Once NGN arrives, internal networks will have to support converged services.

This means that the connection between each business and its service provider will be a single ‘pipe’ carrying all services, voice, data and control.

I would recommend performing an impact assessment to determine the impact NGN will have.

The hardest exercise in the past for IT and telecommunication managers was substantiating a move from their disparate voice and data networks to a converged solution.

The key is the business case, which has always been ‘flaky’, concentrating too much on obvious benefits of reduced operational costs, rather than trying to measure the intangibles such as increases in productivity.

The operational cost savings alone are often not enough to substantiate the initial technology investment. This has meant only a limited number of businesses have moved to a converged environment while a lot of others are still struggling to convince their executives of the key benefits.

The NGN announcement will renew executive interest in the corporate convergence story, and I would recommend that managers who are responsible for their corporate network revisit that business case, blow off the dust and re-evaluate the benefits and figures.

By planning your own destiny you can move in a controlled manner in your own time. Wouldn’t you rather jump than be pushed?

ndustry effects

Telstra has announced strategic equipment partners who will help plan their service transformation.

My initial impression is that the decommissioning and building of networks in aggressive timescales will require a lot of very experienced resource.

The equipment suppliers are not likely to have this depth of experience in-house, so it is likely they too will be investigating their own alliances to support the program’s implementation.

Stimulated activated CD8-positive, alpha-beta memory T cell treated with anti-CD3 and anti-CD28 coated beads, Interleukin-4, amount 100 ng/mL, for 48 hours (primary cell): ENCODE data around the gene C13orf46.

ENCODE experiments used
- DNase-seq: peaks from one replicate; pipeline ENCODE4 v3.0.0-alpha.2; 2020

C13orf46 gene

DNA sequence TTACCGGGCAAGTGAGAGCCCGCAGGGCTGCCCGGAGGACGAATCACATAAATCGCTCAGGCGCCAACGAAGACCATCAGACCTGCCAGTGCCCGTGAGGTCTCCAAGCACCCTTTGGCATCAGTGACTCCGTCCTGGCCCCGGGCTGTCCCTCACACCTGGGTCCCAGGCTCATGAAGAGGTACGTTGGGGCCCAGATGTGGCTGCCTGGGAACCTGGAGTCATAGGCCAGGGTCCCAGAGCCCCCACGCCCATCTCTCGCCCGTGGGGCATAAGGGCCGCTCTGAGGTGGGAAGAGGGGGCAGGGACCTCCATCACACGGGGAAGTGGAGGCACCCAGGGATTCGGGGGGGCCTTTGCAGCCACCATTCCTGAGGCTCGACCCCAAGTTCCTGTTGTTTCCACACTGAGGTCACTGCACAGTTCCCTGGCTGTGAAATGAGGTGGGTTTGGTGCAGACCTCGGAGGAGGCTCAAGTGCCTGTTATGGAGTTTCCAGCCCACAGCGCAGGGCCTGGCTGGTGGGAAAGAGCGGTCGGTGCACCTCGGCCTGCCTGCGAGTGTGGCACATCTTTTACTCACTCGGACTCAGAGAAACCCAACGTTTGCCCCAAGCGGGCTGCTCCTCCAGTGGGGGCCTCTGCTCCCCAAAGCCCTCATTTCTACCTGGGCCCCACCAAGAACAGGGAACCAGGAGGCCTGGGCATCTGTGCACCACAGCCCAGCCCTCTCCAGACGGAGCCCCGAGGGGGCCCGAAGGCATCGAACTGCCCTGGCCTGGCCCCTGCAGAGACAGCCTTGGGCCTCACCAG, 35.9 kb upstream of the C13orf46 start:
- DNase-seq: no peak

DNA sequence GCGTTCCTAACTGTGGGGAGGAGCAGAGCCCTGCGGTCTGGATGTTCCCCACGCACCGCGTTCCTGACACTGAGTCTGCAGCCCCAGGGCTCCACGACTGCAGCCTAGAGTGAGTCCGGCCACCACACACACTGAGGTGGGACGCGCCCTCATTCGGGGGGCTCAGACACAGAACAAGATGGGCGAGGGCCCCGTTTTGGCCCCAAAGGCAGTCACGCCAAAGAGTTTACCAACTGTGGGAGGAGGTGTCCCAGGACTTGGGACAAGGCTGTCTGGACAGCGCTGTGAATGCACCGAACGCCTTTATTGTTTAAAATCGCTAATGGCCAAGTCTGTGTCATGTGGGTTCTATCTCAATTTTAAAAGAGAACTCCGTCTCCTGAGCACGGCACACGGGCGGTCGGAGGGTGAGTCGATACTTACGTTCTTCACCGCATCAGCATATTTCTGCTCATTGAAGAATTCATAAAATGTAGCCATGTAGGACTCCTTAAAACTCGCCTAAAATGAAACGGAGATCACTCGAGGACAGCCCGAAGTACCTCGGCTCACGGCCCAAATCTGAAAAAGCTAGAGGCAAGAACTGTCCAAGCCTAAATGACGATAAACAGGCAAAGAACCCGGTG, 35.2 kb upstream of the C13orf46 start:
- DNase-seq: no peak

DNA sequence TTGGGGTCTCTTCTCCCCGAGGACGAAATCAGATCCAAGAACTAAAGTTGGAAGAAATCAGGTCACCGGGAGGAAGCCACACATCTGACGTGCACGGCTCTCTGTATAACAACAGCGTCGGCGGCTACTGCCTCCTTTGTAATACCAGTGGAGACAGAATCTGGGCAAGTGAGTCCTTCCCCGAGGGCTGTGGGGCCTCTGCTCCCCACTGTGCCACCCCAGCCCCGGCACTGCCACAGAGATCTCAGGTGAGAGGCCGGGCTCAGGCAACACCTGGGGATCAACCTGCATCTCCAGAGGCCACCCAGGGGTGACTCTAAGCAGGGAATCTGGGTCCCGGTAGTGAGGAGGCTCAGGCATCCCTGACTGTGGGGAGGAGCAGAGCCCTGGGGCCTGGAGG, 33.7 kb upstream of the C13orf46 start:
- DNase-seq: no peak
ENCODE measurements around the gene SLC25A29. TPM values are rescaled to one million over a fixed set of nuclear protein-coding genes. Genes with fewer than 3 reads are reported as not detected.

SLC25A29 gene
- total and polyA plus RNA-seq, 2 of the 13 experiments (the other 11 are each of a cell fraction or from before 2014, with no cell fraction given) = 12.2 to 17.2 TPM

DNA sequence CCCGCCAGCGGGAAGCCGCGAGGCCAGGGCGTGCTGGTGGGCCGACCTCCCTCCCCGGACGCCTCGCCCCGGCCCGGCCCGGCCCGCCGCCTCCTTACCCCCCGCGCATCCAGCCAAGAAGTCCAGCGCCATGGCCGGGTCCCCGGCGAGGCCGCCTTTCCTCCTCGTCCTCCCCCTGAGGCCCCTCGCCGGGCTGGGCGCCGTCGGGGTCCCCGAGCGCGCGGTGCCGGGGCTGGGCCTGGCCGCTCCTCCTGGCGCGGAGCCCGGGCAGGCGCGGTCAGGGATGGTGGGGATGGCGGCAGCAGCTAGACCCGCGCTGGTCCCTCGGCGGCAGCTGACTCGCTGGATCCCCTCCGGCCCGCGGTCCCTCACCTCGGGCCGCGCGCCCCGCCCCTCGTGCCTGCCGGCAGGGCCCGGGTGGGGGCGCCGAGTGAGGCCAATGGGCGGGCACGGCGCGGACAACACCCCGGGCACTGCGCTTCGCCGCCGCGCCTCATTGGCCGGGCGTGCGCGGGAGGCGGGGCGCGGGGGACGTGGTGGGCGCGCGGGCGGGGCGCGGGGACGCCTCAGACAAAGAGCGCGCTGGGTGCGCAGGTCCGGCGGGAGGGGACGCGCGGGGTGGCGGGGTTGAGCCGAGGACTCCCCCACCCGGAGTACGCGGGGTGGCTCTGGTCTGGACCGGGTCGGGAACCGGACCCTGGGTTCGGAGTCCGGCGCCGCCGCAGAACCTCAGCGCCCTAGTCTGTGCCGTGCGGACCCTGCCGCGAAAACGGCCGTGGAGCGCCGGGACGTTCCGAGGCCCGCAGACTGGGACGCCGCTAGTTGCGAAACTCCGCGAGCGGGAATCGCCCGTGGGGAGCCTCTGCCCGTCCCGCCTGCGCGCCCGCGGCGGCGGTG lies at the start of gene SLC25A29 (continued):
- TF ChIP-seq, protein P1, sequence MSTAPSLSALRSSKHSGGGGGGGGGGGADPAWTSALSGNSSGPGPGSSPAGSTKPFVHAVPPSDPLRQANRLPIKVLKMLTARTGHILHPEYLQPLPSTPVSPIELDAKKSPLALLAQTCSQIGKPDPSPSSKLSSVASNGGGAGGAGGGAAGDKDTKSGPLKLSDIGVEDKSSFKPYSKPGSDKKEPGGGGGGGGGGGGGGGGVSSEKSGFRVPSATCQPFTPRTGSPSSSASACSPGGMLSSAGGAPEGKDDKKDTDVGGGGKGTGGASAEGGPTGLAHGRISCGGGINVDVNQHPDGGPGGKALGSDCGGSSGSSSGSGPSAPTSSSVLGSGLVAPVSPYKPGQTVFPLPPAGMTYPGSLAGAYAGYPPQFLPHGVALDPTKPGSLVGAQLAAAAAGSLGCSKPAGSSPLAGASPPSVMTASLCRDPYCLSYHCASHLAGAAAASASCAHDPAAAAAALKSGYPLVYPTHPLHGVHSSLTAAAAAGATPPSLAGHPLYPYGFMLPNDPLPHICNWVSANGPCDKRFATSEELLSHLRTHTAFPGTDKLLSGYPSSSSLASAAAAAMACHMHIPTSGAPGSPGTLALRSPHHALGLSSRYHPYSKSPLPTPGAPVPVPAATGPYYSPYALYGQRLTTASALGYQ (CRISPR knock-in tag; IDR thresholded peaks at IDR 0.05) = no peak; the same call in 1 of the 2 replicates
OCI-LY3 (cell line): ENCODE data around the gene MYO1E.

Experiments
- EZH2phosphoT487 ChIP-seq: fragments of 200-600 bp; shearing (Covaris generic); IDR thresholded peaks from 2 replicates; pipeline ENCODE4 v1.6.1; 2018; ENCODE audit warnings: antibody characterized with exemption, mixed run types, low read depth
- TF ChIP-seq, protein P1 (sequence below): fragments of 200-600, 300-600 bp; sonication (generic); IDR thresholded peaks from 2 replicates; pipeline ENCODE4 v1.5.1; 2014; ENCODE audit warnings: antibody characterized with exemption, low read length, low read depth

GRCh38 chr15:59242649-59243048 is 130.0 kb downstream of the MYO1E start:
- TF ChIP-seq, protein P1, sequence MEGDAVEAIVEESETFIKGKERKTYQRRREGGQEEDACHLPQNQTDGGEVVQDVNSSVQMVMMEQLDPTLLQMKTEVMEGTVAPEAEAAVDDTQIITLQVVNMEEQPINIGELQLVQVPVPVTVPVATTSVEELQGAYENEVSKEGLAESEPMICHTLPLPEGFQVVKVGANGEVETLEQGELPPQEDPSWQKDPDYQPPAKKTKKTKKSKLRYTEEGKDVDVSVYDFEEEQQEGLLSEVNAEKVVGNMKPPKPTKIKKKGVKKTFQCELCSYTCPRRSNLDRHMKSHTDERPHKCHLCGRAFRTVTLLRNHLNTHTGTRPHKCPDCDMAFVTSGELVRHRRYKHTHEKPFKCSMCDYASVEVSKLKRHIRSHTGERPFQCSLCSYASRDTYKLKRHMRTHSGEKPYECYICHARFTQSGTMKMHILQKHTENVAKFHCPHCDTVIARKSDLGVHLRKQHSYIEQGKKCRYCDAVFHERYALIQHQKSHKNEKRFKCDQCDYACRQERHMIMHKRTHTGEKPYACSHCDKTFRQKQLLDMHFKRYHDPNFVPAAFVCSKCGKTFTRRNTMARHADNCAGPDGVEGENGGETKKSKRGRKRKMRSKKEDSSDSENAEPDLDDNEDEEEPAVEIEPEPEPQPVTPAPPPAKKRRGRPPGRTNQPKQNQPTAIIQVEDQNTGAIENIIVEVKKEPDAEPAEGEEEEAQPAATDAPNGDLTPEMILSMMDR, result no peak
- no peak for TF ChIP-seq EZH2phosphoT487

I would expect a varied set of disciplines being needed, ranging from the building, environmental and power service providers through to the communications and IT consultancies.

There will definitely be opportunities to support the large vendors in the program if you have contacts and the right disciplines.

Widening the field a bit further, the boundaries between hardware communications and software applications have begun to blur.

In a next generation network, the voice services will not be handled by a traditional public branch exchange (PBX), a piece of hardware, it will be a software application hosted on a computer server.

The same model will apply for multi media and IPTV services. The intelligence is moving up the ‘food chain’.

Suppliers of communication services should take note of this change in direction and start expanding their core disciplines to accommodate the fact.

I can foresee opportunities to develop software applications providing services that can integrate into desktop environments that leverage this concept and help provide the mobility functionality that the NGN will bring.   

It’s an exciting time in the communications world, the dawn of a new era. In the past, telecommunication services have been a commodity, but things are about to change.

The catalyst that NGN provides is a stepping-stone for feature-rich flexible services that will enrich the business and social fabric of Australia. It will shape the way we live and conduct our working days.

Businesses that embrace the change early can steal a march on their competitors. It is vital to accept the synergies between information and communication technology and how it contributes to improved business performance. The link has never been stronger and businesses that are willing to accept and act will have better opportunities to succeed. Are you willing to take the risk and miss the boat?

The Telstra plan to overhaul its business will be a defining moment in the Australian telecommunications market. As a famous songwriter and singer once said, ‘Welcome to the Revolution’. 

• David Mcallister has worked in the telecommunications industry for 18 years in Australia and the UK. He currently works at GHD Consultancy Services responsible for the Information & Communi-cation Technology (ICT) team.